Getting Involved with Women and STEM Organizations at the University

For more information on Women’s History Month, visit their website for almost daily lectures on various topics related to women’s achievements in STEM.

Also, you can get involved in several organizations dedicated to women or scientific topics at the University. For more information, visit our student organization webpages:

About the Authors

Dr. Kristin Drexler is a full-time faculty member in the Space Studies and Earth Sciences Department. She teaches geography, environmental science, conservation of natural resources, earth and planetary sciences and sustainability for the School of STEM. She earned her Ph.D. in educational leadership at New Mexico State University with research in socioecological systems, sustainable agroecology, and community education. Her Master of Arts is in international affairs with an emphasis in natural resources management from Ohio University.

Dr. Drexler earned the Undergraduate Excellence in Teaching Award for the School of STEM (2020) and the Dr. Wallace E. Boston Leadership Award (2021). Dr. Drexler has conducted numerous community surveys in Belize and Guatemala regarding agroforestry, conservation, sustainable agriculture, and COVID-19 impacts and is a co-investigator for the multi-year research study, “A Case Study Comparison of Pandemic Experience of Indigenous Groups in the Americas.” In the late 1990s, Drexler served as a Peace Corps volunteer in Belize; she co-founded Full Basket Belize, a 501(c)(3) and has served on its Board of Directors since 2005. Drexler produced the award-winning short film Yochi; she also founded “Science Talks with Dr. Drexler and Friends” to assist teachers during the pandemic. Dr. Drexler also co-directs the Gila Film School and has produced seven documentary films sponsored by the U.S. Forest Service to celebrate the centennial of the Gila Wilderness this year. She also serves as a faculty advisor for the University’s wSTEM, AWIS and SACNAS chapters.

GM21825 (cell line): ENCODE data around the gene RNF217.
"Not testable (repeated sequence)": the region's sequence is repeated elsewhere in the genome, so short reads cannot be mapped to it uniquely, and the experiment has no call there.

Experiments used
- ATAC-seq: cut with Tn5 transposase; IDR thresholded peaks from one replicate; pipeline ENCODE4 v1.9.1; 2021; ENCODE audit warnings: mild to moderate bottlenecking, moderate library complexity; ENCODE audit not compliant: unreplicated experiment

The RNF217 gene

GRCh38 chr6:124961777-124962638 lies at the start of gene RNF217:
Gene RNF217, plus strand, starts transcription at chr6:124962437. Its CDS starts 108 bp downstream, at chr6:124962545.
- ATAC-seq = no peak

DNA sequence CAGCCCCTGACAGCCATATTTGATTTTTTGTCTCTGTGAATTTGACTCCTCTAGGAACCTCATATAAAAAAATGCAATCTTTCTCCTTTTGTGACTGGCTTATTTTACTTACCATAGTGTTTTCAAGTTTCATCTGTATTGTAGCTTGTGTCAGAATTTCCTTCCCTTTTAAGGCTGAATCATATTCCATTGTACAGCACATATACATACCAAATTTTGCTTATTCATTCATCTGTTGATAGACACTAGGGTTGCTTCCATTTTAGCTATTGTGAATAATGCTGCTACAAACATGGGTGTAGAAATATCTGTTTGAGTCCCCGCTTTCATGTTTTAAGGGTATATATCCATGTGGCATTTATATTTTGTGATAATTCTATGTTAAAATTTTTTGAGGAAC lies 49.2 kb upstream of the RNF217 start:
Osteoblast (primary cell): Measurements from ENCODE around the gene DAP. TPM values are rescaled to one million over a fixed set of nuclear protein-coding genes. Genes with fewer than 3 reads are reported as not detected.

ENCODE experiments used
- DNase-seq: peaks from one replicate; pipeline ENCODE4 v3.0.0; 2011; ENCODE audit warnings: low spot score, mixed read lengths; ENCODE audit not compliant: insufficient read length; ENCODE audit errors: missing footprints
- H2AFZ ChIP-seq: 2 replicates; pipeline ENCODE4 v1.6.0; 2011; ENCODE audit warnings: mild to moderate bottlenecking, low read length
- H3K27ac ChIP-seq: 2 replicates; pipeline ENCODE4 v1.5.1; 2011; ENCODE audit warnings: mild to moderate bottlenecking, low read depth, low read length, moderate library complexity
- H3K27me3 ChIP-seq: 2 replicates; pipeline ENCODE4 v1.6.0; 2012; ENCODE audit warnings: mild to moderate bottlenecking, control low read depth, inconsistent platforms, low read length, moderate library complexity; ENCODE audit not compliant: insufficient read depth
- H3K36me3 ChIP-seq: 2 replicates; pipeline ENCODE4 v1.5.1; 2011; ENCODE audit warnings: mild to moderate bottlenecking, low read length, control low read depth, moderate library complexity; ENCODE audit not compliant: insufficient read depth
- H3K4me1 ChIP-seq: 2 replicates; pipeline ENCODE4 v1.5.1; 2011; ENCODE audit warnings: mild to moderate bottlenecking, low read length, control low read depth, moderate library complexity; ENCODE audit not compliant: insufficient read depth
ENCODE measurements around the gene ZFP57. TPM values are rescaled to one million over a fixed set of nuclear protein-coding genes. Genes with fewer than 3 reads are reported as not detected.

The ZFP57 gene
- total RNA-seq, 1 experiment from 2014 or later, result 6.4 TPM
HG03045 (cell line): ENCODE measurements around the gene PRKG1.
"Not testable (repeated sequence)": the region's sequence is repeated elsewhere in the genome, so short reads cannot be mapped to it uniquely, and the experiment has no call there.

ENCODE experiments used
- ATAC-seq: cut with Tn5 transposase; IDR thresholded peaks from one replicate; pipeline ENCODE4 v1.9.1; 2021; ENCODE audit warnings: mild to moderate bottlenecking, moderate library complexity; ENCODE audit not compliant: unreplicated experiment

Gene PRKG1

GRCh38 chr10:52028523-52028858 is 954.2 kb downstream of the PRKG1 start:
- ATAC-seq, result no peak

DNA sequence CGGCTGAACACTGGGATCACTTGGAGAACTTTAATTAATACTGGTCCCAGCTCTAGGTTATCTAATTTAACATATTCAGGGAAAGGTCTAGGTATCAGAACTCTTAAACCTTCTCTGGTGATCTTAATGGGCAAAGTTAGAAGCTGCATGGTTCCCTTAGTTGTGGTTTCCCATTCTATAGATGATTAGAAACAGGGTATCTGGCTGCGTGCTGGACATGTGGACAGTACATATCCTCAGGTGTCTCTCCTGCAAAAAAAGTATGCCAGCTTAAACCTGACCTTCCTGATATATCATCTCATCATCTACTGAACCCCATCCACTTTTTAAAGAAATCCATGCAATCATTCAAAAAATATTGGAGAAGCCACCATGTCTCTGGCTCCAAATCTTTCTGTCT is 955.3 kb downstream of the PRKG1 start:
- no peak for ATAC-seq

Olivia Turner is a master of management student at American Public University and also holds an associate degree in general studies from Bluegrass Community and Technical College and a bachelor’s degree in business/corporate communications from the University of Kentucky. Olivia is active in AARG, AWIS, and wSTEM and a member of the National Society of Leadership and Success (NSLS). She is the President of wSTEM and the Vice President of AWIS.